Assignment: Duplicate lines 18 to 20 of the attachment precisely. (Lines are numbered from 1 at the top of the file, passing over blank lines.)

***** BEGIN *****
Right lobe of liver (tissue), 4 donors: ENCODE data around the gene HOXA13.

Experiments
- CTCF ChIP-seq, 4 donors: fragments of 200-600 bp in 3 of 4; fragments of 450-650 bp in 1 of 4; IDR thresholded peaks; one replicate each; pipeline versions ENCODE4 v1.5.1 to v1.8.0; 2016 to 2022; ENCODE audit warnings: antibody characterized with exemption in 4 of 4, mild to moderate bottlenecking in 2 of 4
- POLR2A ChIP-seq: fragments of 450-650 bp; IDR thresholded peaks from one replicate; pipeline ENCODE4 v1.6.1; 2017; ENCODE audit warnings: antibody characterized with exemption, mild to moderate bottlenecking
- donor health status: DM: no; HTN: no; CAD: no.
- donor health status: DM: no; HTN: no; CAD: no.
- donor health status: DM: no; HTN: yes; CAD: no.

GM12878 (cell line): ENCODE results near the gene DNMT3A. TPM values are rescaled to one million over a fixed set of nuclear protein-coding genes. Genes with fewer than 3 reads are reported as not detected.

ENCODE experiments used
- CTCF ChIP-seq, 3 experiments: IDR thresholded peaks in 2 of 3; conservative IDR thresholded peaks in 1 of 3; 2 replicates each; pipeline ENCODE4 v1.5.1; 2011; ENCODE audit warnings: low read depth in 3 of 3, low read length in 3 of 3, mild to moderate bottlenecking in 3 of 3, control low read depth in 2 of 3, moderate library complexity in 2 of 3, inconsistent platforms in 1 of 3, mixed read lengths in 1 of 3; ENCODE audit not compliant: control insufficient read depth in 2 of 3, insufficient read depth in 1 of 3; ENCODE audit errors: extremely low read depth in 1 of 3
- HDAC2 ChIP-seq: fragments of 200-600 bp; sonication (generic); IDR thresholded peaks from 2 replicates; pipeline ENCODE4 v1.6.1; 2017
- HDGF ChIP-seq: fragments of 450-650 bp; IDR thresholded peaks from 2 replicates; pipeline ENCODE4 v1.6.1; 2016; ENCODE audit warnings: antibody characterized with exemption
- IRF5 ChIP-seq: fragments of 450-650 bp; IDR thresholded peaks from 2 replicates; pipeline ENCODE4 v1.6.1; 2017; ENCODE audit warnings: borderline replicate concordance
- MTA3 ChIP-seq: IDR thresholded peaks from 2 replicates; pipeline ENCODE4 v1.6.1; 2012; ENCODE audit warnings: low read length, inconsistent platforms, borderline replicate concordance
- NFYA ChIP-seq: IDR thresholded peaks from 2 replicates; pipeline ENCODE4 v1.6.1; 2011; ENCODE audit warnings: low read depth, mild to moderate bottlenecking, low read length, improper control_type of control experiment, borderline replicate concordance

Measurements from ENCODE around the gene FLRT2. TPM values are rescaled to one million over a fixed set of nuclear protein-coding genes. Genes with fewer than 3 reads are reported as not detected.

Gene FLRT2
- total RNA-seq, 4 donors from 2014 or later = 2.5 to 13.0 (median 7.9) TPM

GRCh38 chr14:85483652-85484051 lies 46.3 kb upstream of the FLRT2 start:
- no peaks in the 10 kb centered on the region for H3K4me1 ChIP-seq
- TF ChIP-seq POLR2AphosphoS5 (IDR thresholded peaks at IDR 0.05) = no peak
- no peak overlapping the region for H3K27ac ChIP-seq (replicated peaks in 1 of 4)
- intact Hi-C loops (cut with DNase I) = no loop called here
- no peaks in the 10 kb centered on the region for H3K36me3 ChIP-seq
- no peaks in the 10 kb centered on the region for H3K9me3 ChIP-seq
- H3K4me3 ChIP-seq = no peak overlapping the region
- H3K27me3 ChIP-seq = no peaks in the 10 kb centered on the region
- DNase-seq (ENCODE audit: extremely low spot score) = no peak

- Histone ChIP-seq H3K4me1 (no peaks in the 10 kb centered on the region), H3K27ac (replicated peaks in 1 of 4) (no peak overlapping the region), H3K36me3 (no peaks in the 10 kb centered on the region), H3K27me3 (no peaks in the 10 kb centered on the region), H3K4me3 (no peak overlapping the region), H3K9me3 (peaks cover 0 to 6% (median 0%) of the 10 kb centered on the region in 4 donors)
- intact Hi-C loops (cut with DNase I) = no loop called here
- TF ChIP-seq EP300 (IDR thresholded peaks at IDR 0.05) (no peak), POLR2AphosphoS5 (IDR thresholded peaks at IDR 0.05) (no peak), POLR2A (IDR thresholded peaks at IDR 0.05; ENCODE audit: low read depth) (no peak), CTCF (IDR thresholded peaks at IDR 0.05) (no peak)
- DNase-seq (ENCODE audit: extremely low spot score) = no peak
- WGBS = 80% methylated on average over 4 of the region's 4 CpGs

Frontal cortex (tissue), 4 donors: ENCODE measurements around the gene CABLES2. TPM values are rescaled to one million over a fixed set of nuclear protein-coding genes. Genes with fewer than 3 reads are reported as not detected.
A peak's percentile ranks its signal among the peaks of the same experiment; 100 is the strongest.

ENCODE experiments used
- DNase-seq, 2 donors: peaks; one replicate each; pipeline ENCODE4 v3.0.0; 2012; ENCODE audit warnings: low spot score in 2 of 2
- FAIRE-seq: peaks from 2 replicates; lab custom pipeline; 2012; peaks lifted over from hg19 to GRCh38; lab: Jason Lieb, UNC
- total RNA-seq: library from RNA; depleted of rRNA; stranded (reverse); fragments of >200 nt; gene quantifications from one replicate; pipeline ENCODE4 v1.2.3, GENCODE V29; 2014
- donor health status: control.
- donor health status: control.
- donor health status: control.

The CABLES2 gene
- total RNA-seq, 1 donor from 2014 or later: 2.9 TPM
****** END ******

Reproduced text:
- total RNA-seq, 4 donors from 2014 or later = 2.5 to 13.0 (median 7.9) TPM

GRCh38 chr14:85483652-85484051 lies 46.3 kb upstream of the FLRT2 start:
- no peaks in the 10 kb centered on the region for H3K4me1 ChIP-seq